First CSA Pick-Up :: Name That Vegetable

Today was our first CSA* pickup. We are new to the CSA, and I have to admit, I am a bit overwhelmed. This is a HALF SHARE, believe it or not! I’m SO glad we decided to split our CSA share with a neighbor.

I’m impressed with the quality of the produce, and it’s all organic. WOOT! But now I have to figure out what to DO with it all.

Anyone have any idea what the thing in the back with the big white bulb is?

*CSA = Community Supported Agriculture

Over the last 20 years, Community Supported Agriculture (CSA) has become a popular way for consumers to buy local, seasonal food directly from a farmer. Here are the basics: a farmer offers a certain number of “shares” to the public. Typically the share consists of a box of vegetables, but other farm products may be included. Interested consumers purchase a share (aka a “membership” or a “subscription”) and in return receive a box (bag, basket) of seasonal produce each week throughout the farming season.

source: localharvest.org

Comments

  1. says

    good stuff! i had mine delivered to the front-door but i became overwhelmed. it’s back to the local farmer’s market for my family. it works for us. i save money, get to select based on my meal plans/ideas, and it gives us another reason to enjoy the fresh air.

  2. DeAnn says

    Fennel?? If you slice off a little piece of the white part and it smells like licorice, then it’s fennel. :) We’re doing one again this year and splitting with a friend, she does one week, I do the next. I’m very excited as I think our palettes have broadened a little since the last time we did it. Plus, I’m not above throwing a bunch of greens in a green smoothie! Have fun with it!

  3. Stephanie says

    I was going to guess kolrabi. We’ve only received it a couple of times, but it is yummy roasted.

  4. says

    We are joining one this weekend, already talked to the farmer. Nice thing is he offers half and quarter shares and you don’t have to find someone to share with…. planning on a half share for our family. We are a bit further north than you so I’m still looking forward to my first delivery.

    Please be sure to post what you get and what you do with it… I’m not sure what all to do. Plus, I just started gluten-free so I get a lot of my dinner ideas from you. :)

  5. The Jenn who asked says

    I don’t know about the kohlrabi. That usually has several stem-like things sticking up from them. Think sort of like kale stems. I’d know better if I could see the whole vegetable.

    Get the book “From Asparagus to Zuchini” by the Madison Area CSA. Amazon will have it. It’s an alphabetical guide to most veggies with storage and cooking instructions and a few recipes.

    The organized way to approach this is to inventory everything you have and note how long it lasts. The trick is to eat the most perishable stuff first.

    • The Jenn who asked says

      Somehow my comment got saved before I was done so here’s a bit more.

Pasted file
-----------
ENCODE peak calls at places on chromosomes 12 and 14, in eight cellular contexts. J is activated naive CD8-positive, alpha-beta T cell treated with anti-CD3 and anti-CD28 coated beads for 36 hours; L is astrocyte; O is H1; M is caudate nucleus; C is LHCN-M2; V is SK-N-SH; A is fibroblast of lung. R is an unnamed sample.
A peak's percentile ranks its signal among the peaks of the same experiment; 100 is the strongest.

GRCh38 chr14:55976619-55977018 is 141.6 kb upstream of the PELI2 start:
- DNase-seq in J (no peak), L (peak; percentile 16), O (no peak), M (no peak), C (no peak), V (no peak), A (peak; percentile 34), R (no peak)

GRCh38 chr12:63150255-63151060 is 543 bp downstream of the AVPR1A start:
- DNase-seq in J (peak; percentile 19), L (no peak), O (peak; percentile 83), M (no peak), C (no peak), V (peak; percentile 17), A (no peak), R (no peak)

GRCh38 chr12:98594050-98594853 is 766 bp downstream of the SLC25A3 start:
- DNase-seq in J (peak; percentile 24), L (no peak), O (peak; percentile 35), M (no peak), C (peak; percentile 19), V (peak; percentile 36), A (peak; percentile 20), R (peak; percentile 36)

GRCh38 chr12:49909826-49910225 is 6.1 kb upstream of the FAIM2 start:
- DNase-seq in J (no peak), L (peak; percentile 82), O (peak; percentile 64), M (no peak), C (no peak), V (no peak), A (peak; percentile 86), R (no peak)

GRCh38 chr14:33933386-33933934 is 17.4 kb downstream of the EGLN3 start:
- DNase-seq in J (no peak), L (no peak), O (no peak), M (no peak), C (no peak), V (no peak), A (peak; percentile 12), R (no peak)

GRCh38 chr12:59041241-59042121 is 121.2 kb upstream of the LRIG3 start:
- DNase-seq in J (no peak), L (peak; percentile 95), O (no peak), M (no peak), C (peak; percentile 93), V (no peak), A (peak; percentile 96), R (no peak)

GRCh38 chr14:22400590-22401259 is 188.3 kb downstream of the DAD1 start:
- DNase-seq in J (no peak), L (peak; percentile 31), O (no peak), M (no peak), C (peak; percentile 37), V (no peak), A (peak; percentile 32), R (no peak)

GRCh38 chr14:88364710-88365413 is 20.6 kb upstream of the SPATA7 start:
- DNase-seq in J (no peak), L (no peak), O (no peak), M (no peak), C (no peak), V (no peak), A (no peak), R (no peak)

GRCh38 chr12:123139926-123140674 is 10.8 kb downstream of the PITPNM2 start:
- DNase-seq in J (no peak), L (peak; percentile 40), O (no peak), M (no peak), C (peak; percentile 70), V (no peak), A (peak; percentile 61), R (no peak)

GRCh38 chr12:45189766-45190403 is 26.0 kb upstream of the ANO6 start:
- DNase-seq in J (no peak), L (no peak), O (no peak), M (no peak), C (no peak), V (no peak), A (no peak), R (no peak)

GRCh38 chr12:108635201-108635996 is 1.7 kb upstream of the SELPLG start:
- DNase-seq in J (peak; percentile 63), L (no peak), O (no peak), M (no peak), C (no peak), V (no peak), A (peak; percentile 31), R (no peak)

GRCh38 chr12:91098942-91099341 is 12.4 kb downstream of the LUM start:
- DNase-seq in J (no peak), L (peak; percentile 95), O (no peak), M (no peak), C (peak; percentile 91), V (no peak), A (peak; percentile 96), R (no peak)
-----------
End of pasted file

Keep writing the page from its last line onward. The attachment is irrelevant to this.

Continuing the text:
I usually serve kohlrabi cut into sticks with humus or ranch dressing. Looks like you’ve got some bok choy. I’ve successfully used that in place of cabbage in a lazy galumpki dish. It can also make an interesting cole slaw or wilted green side but like chard, you need to cook the stems separate from the leaf. Salad greens are easy. And you can always throw them into smoothies if you’re desperate. Or wilt them and serve with lemon and cream over pasta. I think you also have some leeks. I made a leek gratin or something once that went over well. And there’s always potato leek soup.

  6. stacey v says

    Wow, that’s a lot. I joined a CSA for the first time too and we get to pick what we want each week (for the most part). Last week and this week you had to take carrots and lettuce. I have a half share and only got to pick 4 “units” this week. It’s our 4th week.

  7. Marleena says

    By the look of the stem and green stuff attached it looks like an new onion with the green part still on. If you cut the green part it would smell like onion and you can use the green part the same as green onions or chives.
    The green part looks noting like kohlrabi leaves so I doubt it’s kohlrabi.

  8. K in Philly says

    If it IS Kohlrabi, I just slice if in large rounds and put it in a metal baking pan with some butter, cover, and pop it on the top shelf of the medium grill (or in the oven) …. SOOOO good. Kinda like an artichoke heart crossed with a broccolli stem.

      • says

        I’ve read you can slice them and bake them in the oven like oven fries. I have no idea what they would taste like though. My grandmother used to cut hers up and slow cook with her greens.

      • Marleena says

        Use it like a potato. Cube in stews or you can roast it along with your roast or just by itself. If yo can do it with a potato or even a rutabaga you can do it with a turnip.

  9. says

    I would dice it into bite sized chunks and broil it with some other root veggies… Or you could dice, blanch, and freeze for later….

  10. Barbara says

    It’s a baby turnip. I also have a half share in a CSA and got this with my every other week haul. I think the best way to eat them is thinly cut them and use them in a salad. When I went to the open house, they had them lightly cooked and little carmelized. Have you tried the garlic things that look like green onions? Had the spinach in an omelet this morning. Yummy!!

  11. Mila says

    Write bulb in the back is a white turnip. Goes well shredded in a salad for some crunch. Or cut into big chunks and and soaked in solution of water and rice vinegar for few minutes and then drained. Becomes almost like a picketed radish.

Leave a Reply

Your email address will not be published. Required fields are marked *

You may use these HTML tags and attributes: <a href="" title=""> <abbr title=""> <acronym title=""> <b> <blockquote cite=""> <cite> <code> <del datetime=""> <em> <i> <q cite=""> <strike> <strong>